It’s not just their strawberries and corn that consumers want to know the source and sustainability practices. Tenants find attractive new developments that meet the highest standard of energy efficiency and sustainable construction practices. To encourage new and innovative practices, the US Department of Energy hosts the Housing Innovation Awards to highlight multifamily projects that meet the Zero Energy ready home program standards. Some of these new practices help builders and developers save green, or at the very least, lure eco-conscious tenants.
The Tesla Solar Roof is starting production, but right now this new tech is not a reality for all construction projects. Multi-family units can still apply cost-effective solar practices. These elements begin by structuring the buildings to optimize natural daytime lighting. Utilizing passive design like solar heating by situating windows towards the South or changing roof slopes to optimize solar access and deflect chilly winter winds is an easy way to save tenants energy. At the Revive complex, the shed roofs are pitched to make the most of solar power, as each townhome includes a rooftop photovoltaic array. At another location, Thrive Home Builders designed a roof truss that can be reoriented to follow the sun for maximum solar exposure.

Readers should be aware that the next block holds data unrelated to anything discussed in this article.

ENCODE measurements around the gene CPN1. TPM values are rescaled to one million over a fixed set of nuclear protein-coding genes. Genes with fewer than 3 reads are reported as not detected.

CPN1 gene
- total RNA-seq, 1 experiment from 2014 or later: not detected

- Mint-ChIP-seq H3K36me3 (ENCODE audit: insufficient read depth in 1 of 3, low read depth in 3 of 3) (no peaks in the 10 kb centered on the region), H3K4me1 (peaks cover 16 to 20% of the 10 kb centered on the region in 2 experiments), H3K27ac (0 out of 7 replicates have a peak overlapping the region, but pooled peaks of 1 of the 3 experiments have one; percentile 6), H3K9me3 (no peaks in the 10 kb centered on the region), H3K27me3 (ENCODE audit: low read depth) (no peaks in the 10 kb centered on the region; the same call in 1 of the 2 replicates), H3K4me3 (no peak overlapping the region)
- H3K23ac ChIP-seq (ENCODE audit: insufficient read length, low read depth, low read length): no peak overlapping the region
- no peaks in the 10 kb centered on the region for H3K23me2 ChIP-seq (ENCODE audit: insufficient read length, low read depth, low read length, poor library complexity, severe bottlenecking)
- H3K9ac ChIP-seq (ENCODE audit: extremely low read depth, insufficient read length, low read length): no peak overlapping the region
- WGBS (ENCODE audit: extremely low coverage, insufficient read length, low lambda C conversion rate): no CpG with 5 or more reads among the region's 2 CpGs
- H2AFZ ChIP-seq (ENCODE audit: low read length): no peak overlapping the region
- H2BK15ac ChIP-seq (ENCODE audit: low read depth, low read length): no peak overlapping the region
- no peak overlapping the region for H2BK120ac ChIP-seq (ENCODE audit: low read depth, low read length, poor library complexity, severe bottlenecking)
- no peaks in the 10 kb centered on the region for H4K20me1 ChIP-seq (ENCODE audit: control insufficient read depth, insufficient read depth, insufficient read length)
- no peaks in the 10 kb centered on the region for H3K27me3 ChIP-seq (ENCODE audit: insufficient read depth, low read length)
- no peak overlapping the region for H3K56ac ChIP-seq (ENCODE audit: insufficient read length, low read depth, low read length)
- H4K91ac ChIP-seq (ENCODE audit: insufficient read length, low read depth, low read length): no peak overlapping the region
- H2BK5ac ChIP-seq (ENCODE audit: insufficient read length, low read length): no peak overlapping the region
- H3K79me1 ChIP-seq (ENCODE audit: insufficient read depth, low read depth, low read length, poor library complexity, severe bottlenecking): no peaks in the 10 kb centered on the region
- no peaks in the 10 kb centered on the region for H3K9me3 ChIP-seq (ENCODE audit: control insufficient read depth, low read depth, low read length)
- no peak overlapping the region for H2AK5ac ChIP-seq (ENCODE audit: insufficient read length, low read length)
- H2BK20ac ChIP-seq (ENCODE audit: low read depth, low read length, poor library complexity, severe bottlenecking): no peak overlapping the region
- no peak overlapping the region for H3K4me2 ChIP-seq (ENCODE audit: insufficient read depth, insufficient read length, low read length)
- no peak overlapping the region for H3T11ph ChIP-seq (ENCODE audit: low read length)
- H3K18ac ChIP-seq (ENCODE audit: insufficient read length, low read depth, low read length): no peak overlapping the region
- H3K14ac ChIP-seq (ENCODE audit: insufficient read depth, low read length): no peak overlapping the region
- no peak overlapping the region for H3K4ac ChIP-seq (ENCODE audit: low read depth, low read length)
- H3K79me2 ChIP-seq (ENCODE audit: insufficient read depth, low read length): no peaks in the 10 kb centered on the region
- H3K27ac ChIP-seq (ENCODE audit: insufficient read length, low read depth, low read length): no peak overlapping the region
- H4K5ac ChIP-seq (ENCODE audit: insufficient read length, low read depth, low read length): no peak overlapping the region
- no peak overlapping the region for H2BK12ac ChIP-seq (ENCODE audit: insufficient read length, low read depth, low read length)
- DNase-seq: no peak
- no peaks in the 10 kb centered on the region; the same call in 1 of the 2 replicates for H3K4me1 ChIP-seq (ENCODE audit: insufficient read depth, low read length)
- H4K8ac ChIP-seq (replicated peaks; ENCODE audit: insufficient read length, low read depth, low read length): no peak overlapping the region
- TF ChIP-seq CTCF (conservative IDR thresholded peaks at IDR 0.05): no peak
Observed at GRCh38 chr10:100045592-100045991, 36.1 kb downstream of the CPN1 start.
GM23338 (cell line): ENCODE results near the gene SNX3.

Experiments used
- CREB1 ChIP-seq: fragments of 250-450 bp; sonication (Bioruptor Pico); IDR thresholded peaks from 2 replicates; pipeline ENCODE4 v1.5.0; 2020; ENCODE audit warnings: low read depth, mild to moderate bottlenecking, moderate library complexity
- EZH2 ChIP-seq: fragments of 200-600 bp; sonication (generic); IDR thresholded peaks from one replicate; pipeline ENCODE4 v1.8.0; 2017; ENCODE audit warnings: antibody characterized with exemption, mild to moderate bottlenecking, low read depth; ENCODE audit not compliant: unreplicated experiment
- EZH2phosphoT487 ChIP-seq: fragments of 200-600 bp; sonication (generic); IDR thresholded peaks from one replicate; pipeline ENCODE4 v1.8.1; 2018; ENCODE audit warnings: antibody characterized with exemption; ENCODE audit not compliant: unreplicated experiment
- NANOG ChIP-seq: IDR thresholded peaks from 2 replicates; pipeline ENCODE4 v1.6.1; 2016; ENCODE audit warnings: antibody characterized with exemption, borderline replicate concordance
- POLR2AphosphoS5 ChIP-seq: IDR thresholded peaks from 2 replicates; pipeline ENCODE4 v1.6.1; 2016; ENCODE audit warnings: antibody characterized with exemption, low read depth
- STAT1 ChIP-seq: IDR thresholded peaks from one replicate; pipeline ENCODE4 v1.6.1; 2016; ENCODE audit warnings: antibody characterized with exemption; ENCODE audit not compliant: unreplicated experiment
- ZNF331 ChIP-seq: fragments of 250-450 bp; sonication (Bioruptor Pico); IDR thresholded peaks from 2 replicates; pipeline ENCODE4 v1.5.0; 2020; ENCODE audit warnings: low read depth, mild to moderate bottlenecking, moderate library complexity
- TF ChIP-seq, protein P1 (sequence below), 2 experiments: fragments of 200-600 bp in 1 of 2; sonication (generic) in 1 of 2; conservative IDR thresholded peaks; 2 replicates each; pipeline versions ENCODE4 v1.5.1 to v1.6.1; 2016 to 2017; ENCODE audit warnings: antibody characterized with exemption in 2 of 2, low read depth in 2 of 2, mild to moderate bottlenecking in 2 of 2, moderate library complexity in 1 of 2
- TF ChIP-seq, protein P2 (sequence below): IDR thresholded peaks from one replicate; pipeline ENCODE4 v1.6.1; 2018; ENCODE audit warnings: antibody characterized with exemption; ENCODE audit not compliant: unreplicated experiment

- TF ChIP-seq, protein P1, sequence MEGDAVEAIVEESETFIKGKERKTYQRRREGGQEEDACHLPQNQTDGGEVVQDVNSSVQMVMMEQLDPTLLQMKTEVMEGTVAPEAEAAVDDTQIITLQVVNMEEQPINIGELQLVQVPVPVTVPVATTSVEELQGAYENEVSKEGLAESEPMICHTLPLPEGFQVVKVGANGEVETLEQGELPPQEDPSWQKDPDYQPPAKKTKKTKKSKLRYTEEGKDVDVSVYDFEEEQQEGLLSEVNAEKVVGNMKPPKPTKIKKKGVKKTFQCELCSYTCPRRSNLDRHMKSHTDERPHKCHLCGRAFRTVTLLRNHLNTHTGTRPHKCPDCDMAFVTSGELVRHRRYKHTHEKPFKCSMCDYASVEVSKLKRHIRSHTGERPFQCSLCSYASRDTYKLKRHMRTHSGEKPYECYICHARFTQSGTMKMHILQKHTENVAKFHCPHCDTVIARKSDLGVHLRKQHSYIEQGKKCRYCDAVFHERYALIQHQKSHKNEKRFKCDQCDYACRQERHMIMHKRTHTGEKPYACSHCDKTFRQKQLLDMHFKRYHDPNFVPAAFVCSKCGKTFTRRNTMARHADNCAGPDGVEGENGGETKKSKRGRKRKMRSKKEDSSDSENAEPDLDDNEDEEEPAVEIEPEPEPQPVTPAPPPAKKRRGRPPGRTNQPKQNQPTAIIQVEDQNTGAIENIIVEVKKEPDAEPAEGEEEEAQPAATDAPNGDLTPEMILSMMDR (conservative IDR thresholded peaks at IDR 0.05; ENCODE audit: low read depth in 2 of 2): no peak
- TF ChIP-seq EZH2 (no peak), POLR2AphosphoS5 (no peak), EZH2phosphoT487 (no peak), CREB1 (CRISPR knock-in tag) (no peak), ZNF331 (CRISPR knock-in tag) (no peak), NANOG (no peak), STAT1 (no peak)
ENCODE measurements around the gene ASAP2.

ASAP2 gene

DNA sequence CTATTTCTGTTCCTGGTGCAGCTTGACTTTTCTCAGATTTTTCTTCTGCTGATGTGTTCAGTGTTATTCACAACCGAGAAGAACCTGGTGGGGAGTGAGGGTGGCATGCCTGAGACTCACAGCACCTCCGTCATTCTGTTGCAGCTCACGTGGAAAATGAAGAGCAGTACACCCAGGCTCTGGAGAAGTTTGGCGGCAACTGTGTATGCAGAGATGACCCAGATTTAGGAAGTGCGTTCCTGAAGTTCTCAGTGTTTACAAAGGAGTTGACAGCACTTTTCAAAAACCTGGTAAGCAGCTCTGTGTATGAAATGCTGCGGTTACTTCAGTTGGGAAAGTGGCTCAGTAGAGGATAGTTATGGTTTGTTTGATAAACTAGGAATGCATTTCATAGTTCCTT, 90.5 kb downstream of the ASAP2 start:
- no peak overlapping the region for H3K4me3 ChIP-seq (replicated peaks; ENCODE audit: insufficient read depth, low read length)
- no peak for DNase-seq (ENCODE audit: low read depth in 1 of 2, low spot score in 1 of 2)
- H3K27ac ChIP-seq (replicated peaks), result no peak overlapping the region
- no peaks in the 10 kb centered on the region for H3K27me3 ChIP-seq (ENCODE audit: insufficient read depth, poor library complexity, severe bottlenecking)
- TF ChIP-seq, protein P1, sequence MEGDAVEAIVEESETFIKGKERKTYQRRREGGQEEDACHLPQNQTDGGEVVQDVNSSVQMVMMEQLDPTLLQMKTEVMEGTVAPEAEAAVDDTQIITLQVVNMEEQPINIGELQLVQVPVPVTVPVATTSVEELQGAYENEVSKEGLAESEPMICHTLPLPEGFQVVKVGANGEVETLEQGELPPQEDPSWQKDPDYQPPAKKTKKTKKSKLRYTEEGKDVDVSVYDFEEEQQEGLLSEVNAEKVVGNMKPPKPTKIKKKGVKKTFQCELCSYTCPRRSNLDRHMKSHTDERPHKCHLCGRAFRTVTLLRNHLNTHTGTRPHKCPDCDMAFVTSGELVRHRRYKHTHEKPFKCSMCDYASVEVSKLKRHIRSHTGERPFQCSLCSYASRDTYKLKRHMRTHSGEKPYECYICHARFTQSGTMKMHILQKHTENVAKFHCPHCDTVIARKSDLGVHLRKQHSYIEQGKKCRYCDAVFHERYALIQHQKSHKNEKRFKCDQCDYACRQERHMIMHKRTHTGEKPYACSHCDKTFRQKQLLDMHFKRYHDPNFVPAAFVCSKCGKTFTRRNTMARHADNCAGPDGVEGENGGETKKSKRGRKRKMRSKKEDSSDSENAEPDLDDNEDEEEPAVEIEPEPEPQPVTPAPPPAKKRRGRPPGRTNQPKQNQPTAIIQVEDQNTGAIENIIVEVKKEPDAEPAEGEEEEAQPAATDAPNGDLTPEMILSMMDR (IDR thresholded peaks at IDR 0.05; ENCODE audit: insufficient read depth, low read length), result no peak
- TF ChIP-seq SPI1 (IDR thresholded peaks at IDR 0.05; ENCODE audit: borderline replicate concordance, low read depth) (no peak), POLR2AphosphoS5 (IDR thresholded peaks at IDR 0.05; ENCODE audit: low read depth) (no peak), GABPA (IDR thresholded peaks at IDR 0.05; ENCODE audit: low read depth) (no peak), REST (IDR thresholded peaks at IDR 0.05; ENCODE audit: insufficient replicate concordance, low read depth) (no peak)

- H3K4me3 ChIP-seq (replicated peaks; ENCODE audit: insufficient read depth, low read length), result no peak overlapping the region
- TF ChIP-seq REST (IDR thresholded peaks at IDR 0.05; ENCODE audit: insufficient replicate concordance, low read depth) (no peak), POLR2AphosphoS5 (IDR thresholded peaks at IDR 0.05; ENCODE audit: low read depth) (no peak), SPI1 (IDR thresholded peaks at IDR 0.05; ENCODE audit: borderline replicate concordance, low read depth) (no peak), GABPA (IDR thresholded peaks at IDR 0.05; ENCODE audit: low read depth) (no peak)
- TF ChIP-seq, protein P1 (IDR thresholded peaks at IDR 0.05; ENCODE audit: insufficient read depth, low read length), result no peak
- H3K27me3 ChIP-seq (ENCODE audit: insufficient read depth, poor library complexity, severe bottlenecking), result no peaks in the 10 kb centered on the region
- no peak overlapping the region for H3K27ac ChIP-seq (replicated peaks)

New Ways to Insulate
Marrying airtight construction and eco-friendly insulation practices cuts energy costs in heating and cooling spaces. At the Third Residential Ecovillage Experience (TREE) in New York, the airtight strategy adds taping at all seams, top plate connections, doors, and windows to seal the framing. Other options include varying the type of insulation based on the structure and the insulation’s location, like in the Cornell Tech Residential project in New York. Thrive’s RidgeGate development utilized double-wall construction to create a cavity filled with blown fiberglass insulation.
Sustainably Sourced Wood
Amongst its other award-winning features, the Woodlawn development in northeast Portland used locally-sourced wood when building its 18 units. Reclaimed barn wood covers 3,000 square feet of the exterior siding. Thrive RidgeGate framed the units from trees killed by a beetle infestation in Colorado. Another option is to source wood from certified sustainably managed forests or wood products recycled into materials like medium-density fiberboard or insulation board.
The Cool Roof
Passive design itself isn’t innovative to the green industry, but the new trend is to use passive practices to cool homes in warmer climates. Changing the slope of the roof can control heating and cooling. The emerging “cool roof” market utilizes highly reflective surfaces with a painted coating or sheet membrane to reflect the sun’s heating, reducing cooling bills in the summer.